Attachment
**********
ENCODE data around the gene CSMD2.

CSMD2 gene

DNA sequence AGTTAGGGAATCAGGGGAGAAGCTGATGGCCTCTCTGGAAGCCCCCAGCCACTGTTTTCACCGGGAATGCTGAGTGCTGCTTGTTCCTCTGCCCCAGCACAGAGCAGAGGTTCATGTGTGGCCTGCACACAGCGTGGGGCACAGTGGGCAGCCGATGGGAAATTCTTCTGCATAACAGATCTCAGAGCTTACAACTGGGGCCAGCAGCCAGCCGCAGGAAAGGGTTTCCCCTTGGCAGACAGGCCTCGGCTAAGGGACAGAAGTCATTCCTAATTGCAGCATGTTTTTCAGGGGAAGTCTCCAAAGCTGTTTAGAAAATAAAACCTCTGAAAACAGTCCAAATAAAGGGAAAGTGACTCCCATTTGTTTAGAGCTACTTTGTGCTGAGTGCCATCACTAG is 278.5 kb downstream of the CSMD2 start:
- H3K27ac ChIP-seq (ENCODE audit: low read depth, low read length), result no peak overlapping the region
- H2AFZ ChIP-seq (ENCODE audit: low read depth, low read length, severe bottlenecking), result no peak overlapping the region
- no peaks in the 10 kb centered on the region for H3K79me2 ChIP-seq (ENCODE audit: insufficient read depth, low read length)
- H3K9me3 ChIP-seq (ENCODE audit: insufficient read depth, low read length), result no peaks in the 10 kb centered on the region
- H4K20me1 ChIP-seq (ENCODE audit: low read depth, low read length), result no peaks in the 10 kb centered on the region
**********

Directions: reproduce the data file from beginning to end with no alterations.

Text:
ENCODE data around the gene CSMD2.

CSMD2 gene

DNA sequence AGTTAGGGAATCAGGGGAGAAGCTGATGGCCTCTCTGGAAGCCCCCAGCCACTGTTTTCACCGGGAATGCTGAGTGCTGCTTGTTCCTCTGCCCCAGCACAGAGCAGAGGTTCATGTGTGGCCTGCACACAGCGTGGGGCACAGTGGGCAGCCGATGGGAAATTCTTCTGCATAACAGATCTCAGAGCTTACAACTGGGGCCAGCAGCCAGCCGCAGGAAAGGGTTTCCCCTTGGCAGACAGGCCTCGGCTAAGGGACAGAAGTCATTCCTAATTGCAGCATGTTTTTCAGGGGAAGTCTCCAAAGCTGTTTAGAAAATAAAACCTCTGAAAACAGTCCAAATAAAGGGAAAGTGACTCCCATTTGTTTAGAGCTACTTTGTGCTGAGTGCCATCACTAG is 278.5 kb downstream of the CSMD2 start:
- H3K27ac ChIP-seq (ENCODE audit: low read depth, low read length), result no peak overlapping the region
- H2AFZ ChIP-seq (ENCODE audit: low read depth, low read length, severe bottlenecking), result no peak overlapping the region
- no peaks in the 10 kb centered on the region for H3K79me2 ChIP-seq (ENCODE audit: insufficient read depth, low read length)
- H3K9me3 ChIP-seq (ENCODE audit: insufficient read depth, low read length), result no peaks in the 10 kb centered on the region
- H4K20me1 ChIP-seq (ENCODE audit: low read depth, low read length), result no peaks in the 10 kb centered on the region